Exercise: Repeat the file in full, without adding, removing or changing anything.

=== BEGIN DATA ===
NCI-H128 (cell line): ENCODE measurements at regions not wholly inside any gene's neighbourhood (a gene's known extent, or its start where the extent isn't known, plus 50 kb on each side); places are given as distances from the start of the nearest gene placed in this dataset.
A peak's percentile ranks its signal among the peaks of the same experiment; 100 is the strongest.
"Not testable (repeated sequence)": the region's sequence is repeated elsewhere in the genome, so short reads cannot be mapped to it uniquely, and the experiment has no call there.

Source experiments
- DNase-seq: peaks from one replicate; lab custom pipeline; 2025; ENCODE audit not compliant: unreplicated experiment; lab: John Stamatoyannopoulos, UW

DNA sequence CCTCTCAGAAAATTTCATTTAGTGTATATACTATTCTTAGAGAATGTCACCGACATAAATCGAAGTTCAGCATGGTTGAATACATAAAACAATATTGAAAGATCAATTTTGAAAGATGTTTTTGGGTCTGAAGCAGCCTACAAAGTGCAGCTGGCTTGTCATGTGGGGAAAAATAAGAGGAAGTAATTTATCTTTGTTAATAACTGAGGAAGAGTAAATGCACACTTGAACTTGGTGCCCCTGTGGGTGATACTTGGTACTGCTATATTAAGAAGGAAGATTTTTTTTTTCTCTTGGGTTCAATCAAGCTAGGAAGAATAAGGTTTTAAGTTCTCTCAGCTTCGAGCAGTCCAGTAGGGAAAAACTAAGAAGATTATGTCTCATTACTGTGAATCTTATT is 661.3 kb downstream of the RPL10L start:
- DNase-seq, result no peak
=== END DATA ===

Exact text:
NCI-H128 (cell line): ENCODE measurements at regions not wholly inside any gene's neighbourhood (a gene's known extent, or its start where the extent isn't known, plus 50 kb on each side); places are given as distances from the start of the nearest gene placed in this dataset.
A peak's percentile ranks its signal among the peaks of the same experiment; 100 is the strongest.
"Not testable (repeated sequence)": the region's sequence is repeated elsewhere in the genome, so short reads cannot be mapped to it uniquely, and the experiment has no call there.

Source experiments
- DNase-seq: peaks from one replicate; lab custom pipeline; 2025; ENCODE audit not compliant: unreplicated experiment; lab: John Stamatoyannopoulos, UW

DNA sequence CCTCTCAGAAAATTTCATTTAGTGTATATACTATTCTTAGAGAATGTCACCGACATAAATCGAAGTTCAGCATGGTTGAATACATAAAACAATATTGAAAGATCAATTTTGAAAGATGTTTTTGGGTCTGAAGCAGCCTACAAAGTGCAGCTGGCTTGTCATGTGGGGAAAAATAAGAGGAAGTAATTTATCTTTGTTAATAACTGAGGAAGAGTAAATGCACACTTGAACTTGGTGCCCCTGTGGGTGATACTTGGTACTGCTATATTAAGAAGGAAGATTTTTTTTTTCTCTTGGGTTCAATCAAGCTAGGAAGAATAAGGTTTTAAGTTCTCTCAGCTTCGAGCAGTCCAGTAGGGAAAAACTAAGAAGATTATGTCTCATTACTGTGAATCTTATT is 661.3 kb downstream of the RPL10L start:
- DNase-seq, result no peak